The Safeguarding Australia’s Military Secrets Bill is being introduced in response to increasing cases of Beijing-linked espionage in Western countries.
Former defence personnel and Australian public servants may face decades in prison if they disclose classified information.
The bill, introduced by federal Labor Defence Minister Richard Marles on Sept. 14, requires former military personnel to obtain approval before working for a foreign military or government service.
Failure to receive approval can result in a 20-year prison sentence, while those who have permission but do not comply with the government’s requirements may face five years in prison.
Individuals who provide tactical or weapons training may also receive penalties of up to 20 years.
“Protecting our nation’s secrets and sensitive information is of utmost importance,” stated Mr. Marles in Parliament. “It is crucial for preserving Australia’s national security and ensuring the safety of Australians.”
The defence minister stated that the laws are based on those implemented by the United States and are aimed at protecting technology exchange, including nuclear submarine propulsion technology, between AUKUS partners, the United Kingdom and the United States.
Exceptions to the laws will be made for other Five Eyes nations, New Zealand and Canada, as well as for humanitarian work with organizations like the United Nations or Red Cross.
According to Mr. Marles, “Our legislative intent is to prevent individuals with knowledge of sensitive defence information from training or working for certain foreign militaries or governments where that activity would put Australia’s national security at risk.”
Citizens Accused of Building Beijing’s Military Intelligence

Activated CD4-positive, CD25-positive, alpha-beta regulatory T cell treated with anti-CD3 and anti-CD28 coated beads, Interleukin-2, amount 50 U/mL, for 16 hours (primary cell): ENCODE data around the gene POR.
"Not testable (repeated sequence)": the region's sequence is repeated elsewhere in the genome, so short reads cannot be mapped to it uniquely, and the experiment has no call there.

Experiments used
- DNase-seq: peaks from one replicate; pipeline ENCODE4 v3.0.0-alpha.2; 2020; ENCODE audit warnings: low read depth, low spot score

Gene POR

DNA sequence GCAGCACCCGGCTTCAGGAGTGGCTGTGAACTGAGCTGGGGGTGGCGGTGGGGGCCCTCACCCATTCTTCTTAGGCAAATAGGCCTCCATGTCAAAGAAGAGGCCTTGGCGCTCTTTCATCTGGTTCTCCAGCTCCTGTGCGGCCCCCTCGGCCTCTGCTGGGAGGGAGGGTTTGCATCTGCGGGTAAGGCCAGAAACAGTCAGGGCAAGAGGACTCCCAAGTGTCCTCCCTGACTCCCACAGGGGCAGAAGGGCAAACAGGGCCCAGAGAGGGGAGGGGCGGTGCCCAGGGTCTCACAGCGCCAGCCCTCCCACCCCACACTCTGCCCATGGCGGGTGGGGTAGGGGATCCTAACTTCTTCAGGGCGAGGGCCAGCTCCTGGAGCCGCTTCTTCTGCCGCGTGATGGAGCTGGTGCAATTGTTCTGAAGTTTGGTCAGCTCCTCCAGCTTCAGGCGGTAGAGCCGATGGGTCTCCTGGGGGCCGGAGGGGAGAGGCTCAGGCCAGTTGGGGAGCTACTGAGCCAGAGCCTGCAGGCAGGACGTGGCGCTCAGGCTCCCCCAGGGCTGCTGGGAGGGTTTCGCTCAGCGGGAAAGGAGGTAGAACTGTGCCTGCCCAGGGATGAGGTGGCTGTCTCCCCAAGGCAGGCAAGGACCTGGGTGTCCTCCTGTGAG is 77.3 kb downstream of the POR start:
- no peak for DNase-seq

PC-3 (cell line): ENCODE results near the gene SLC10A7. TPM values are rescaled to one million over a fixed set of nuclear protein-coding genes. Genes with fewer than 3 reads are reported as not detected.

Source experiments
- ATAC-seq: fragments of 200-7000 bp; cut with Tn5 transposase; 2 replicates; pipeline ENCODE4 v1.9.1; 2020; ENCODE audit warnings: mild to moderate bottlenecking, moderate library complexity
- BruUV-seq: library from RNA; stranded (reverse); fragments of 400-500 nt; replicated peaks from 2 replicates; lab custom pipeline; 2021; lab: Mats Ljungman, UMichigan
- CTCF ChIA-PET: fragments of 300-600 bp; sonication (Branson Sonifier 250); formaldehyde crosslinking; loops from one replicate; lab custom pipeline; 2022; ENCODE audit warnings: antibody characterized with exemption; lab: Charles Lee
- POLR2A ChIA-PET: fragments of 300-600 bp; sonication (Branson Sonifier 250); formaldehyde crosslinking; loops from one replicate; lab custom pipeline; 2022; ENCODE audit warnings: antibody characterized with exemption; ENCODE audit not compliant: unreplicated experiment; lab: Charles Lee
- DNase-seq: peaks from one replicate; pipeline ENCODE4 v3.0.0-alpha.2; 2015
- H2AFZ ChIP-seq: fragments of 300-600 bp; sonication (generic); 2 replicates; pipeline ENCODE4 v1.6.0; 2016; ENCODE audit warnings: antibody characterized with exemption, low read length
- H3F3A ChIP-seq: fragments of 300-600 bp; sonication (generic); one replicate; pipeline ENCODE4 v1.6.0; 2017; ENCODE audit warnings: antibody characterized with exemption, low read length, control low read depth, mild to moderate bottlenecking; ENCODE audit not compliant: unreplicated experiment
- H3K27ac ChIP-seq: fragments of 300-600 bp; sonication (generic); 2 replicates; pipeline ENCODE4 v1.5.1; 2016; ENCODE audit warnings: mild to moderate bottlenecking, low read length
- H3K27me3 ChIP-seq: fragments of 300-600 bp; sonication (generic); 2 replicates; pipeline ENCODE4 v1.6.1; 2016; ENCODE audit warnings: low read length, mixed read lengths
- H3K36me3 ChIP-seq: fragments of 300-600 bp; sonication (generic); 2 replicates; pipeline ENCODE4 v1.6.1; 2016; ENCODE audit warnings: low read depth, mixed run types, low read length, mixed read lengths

This action is being taken as Western governments prosecute citizens accused of spying or conducting espionage on behalf of Beijing.
In the UK, a political researcher for a sitting member of the UK Parliament was arrested on suspicion of “spying for China” and providing information to Beijing.
The suspect, a male Briton in his late 20s who studied and worked in China, was arrested and later released on bail in March, according to The Times newspaper.
The report noted that the man had high-level security clearance and had influenced the UK’s China policy.
Security officials suspect that the Chinese regime may have recruited the man as a sleeper agent during his time in China and deliberately sent him back to the UK to infiltrate the circle of politicians critical of the regime.
In another case, a 55-year-old Australian man named Alexander Csergo is facing charges of foreign interference and gathering information for the Chinese Communist Party (CCP).
He had interactions with two spies named “Ken” and “Evelyn,” who are both allegedly affiliated with a foreign spy agency.
Earlier this year, Australian authorities agreed to extradite former U.S. military pilot Daniel Duggan, who was accused of receiving $100,000 to teach Chinese aviators how to take off and land on aircraft carriers.
Mr. Duggan, 54, allegedly received 12 payments from a Chinese-based business involved in acquiring military equipment and technical data for the Chinese government and military, according to an unsealed indictment filed in the U.S. District of Columbia.
Eight of the 12 payments, ranging from $9,900 to $9,500, were designated as “personal development training.” The payments, totaling between $116,250 and $116,400, were made between January 11, 2011, and July 6, 2012.
Duggan, who renounced his U.S. citizenship in 2012, was arrested on October 21 in New South Wales, Australia, at the request of the FBI.
AAP, Cindy Li, and Lily Zhou contributed to this article.